Purpose – Drawing findings from a large mixed-method study on perceptions of dignity, care expectations, and support in relation to older women from Black and minority-ethnic backgrounds, the purpose of this paper is to explore the interrelationships between life course events and the multiple roles adopted by women at different points in time that have shaped their perceptions of care and their care expectations in old age. Design/methodology/approach – In total, 32 semi-structured interviews were undertaken, allowing for the collection of data on the participants’ understanding of growing old, and the meaning and attributes of care and what care with dignity “looked and felt like”. The theoretical framework is guided by a life-course approach and grounded within an intersectionality perspective. The majority of the participants were migrants. Findings – Social markers such as ethnicity and cultural identity were found to influence the participants’ understanding and expectations of care with factors such as gender identity and integration in the local community also of importance. How women felt they were perceived and “recognised” by others in their everyday lives with particular focus at the time of old age with the increased potential of loss of dignity due to declining capabilities, raised the importance of the family involvement in care provision, and perceived differences in the attributes of paid and non-paid care. The notion of “care from the heart” emerged as a key attribute of care with dignity. Care with dignity was understood as a purposeful activity, undertaken with intent to show respect and to acknowledge the participants’ sense of worth and value. Practical implications – The implications of this study are relevant in the current debate taking place at the EU level about the lived experiences of ageing migrant groups and care expectations. Originality/value – The study highlights the importance of the social nature of dignity, how wider societal structures can impact and shape how care is understood for older women of migrant and minoritised backgrounds, and the need to explore migration and care across the life course.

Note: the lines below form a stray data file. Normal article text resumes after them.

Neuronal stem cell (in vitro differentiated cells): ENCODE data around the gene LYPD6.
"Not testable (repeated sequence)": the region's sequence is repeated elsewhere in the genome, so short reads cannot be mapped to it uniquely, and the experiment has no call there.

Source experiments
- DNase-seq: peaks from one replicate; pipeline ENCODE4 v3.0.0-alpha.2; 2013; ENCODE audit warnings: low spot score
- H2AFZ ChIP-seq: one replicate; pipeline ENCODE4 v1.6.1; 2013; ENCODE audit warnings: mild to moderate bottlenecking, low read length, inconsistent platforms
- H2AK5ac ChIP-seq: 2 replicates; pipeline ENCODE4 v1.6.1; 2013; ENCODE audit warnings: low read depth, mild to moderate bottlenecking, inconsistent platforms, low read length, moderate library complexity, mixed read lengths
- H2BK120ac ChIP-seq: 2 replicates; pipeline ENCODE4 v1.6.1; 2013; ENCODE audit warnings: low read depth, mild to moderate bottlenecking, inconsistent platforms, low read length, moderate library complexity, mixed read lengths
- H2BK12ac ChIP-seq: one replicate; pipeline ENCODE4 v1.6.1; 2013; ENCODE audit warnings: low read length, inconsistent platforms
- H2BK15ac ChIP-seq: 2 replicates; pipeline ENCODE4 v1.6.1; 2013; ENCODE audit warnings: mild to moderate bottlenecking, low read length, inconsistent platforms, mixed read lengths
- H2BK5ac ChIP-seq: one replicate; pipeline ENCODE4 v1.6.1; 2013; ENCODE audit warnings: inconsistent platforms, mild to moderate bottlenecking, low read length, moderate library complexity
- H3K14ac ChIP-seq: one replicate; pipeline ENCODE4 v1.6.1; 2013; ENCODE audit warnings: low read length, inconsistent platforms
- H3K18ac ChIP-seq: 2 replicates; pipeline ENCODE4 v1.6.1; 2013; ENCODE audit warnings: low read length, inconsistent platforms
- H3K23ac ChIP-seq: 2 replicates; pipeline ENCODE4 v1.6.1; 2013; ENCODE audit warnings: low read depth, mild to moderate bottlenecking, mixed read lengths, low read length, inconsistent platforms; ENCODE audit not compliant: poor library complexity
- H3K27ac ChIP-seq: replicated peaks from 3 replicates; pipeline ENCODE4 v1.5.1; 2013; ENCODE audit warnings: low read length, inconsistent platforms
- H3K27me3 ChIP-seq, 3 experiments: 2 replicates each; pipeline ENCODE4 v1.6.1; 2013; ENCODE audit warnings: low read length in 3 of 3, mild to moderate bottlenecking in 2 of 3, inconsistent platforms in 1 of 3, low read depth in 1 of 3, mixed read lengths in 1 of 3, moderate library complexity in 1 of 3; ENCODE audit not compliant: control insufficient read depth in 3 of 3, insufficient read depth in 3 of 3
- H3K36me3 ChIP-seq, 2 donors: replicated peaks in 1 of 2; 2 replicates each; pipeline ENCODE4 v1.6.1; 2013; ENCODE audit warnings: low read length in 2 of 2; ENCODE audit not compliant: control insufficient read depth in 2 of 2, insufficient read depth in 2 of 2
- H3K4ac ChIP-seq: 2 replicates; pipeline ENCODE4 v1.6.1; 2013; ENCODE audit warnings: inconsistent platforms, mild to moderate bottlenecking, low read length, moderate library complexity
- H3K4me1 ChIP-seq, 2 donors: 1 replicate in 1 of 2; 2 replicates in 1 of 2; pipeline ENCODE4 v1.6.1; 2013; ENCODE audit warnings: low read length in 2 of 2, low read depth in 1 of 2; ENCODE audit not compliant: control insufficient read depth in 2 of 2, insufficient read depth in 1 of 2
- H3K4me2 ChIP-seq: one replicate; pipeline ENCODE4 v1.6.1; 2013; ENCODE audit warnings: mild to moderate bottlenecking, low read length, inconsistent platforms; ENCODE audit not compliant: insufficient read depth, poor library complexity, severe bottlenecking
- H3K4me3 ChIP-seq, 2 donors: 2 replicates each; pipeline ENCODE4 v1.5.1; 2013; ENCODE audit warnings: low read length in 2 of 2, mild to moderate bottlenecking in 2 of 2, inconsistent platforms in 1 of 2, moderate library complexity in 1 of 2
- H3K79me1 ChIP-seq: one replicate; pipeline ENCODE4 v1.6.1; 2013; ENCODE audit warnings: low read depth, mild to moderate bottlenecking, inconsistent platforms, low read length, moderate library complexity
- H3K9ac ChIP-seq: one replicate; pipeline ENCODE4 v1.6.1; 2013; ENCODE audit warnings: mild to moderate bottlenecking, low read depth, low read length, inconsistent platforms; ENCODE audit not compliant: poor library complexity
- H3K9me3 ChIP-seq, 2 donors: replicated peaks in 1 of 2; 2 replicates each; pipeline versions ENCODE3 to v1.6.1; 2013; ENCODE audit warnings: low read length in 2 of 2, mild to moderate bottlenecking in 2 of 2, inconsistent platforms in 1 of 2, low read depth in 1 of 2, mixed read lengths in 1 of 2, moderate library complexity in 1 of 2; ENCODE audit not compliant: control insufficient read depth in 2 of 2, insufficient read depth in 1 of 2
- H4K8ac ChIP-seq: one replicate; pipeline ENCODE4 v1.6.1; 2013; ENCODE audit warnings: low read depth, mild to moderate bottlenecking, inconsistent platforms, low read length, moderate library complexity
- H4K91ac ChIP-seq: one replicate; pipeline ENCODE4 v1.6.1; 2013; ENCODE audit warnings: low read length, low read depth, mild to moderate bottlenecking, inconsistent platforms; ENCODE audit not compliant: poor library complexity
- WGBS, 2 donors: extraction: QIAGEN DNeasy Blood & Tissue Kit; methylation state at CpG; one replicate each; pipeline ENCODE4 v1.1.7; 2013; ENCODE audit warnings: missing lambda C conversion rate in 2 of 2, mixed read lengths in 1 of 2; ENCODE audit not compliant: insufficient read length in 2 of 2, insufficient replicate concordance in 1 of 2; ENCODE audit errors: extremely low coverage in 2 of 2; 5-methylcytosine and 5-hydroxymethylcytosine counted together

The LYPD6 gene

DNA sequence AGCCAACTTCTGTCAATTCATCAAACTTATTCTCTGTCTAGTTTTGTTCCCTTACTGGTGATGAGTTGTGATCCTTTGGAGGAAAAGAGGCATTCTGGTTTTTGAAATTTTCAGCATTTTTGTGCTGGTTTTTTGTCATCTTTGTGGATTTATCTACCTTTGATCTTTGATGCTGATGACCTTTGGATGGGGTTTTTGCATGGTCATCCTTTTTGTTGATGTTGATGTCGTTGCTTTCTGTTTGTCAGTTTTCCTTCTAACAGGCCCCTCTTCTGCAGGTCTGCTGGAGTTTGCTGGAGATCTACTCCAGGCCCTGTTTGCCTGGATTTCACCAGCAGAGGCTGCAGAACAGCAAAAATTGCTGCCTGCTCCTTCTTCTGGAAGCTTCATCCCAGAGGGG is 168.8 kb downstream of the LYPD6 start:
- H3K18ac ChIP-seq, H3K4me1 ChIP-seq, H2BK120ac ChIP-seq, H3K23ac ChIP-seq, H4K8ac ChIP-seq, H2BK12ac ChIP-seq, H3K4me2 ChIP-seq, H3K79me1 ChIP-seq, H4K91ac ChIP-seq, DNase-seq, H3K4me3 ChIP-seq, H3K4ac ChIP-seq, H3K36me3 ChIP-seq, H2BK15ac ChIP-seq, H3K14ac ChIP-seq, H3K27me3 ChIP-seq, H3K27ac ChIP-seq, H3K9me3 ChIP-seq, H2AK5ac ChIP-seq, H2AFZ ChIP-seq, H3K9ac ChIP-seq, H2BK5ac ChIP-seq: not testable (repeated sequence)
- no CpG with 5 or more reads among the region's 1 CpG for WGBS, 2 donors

International Journal of Migration, Health and Social Care – Emerald Publishing
Published: Mar 16, 2015